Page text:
“Sex is not a taboo. We should not be ashamed to talk about it.” This is what a Cameroonian girl told my colleagues last month. She is one of the lucky few: she participates in a program supported by the International Women’s Health Coalition that educates young people about their bodies. Yet in many places and contexts, open conversations about sex and sexuality are shunned, especially when girls are in earshot. As a result, girls remain one of the groups most at risk of HIV infection in the global South.
As we mark World AIDS Day, we must ensure no one is left behind—including and especially adolescent girls, who are disproportionately affected in sub-Saharan Africa. In South Africa alone, nearly 2,000 girls and young women are newly infected every week. How can we stop this?
In 2015, 193 countries pledged to end AIDS by 2030 as part of their commitments to the Sustainable Development Goals. To achieve this objective over the next 14 years, we must stop the violation of girls’ sexual and reproductive rights.
Many girls don’t have access to sexual and reproductive health education and are not adequately informed about HIV, how it is transmitted, and how it can be prevented. Those who know about and can access condoms often lack the power in their sexual relationships to ensure their partners use them. Many are in relationships with older men, from whom they receive cash or other gifts. Girls face high rates of sexual violence in those relationships, significantly increasing their risk of HIV infection.
One of the biggest failures in the U.S. response to HIV/AIDS during George W. Bush’s Administration was abstinence-only-until-marriage education. Between 2003 and 2013, the United States spent $1.4 billion on international programs that promoted abstinence and the belief that sexual activity outside of marriage is harmful and wrong. A Stanford University study, released earlier this year, looked at such programs in 22 countries; it found no evidence that they were effective in changing sexual behavior or reducing HIV risk. Not only was this a colossal waste of money, but young people, particularly girls, were deprived of lifesaving information about their health and rights, from mutual respect to contraception to safer sex.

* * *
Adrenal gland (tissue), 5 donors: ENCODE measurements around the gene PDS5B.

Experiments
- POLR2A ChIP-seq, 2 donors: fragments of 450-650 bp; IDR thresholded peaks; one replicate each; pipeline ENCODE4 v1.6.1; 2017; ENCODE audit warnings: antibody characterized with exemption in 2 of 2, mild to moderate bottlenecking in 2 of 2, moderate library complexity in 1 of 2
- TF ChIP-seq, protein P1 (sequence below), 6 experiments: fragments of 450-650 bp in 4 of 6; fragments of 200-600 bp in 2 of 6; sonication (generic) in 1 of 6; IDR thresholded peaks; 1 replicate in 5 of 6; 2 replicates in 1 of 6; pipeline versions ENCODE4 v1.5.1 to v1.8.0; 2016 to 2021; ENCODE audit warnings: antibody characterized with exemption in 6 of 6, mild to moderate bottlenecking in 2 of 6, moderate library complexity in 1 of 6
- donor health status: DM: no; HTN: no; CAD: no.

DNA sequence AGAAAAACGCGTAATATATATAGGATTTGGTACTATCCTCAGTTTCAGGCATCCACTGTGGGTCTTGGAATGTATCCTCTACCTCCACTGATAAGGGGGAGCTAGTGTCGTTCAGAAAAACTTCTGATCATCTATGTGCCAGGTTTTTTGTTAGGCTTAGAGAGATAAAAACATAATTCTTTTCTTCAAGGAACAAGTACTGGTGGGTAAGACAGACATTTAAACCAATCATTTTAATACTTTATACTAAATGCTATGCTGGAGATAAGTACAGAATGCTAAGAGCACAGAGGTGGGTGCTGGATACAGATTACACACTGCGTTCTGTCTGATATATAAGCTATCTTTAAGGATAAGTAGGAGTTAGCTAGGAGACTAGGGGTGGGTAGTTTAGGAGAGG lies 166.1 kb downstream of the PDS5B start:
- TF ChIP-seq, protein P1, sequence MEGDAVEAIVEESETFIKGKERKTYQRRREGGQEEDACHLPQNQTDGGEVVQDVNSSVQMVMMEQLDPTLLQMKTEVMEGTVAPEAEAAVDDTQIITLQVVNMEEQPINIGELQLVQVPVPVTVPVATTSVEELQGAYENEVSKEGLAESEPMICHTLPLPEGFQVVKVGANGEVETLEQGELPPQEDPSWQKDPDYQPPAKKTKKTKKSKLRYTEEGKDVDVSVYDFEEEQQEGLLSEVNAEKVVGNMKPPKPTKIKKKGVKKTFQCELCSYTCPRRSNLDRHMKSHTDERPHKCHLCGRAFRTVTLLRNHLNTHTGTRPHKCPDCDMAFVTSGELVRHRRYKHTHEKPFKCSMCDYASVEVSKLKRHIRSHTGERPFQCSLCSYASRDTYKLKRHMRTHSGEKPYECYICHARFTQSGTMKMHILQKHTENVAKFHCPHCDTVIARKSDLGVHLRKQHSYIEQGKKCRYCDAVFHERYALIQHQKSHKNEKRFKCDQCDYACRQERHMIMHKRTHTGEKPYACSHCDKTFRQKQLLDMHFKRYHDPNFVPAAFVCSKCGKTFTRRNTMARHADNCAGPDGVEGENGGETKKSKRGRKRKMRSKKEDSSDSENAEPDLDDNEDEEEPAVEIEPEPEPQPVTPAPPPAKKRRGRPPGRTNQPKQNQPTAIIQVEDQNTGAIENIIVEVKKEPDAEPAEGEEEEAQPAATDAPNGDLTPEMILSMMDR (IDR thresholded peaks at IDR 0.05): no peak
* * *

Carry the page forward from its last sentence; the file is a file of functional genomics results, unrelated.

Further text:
Unfortunately, abstinence-only education is poised for a come-back under President Trump and Vice-President Pence. But we cannot go down this wasteful path again. We have to instead deepen our investment in comprehensive sexuality education. We have to challenge dangerous gender norms that encourage sexual violence, sexism, and homophobic hatred. We have to provide young people with the necessary skills and information to make free and informed decisions about their health and enjoy safe and satisfying relationships. Comprehensive sexuality education includes not just discussions about biology, but also about gender equality and power in relationships. A recent study found that comprehensive sexuality education is five times more likely to reduce sexually transmitted infections and unwanted pregnancies than programs that do not include these topics.
Girls around the world are claiming their rights to lead healthy and safe lives. We have to live up to their expectations. If not, we have no hope of ending HIV and AIDS by 2030.
Photo: Louise Gubb/UN Photo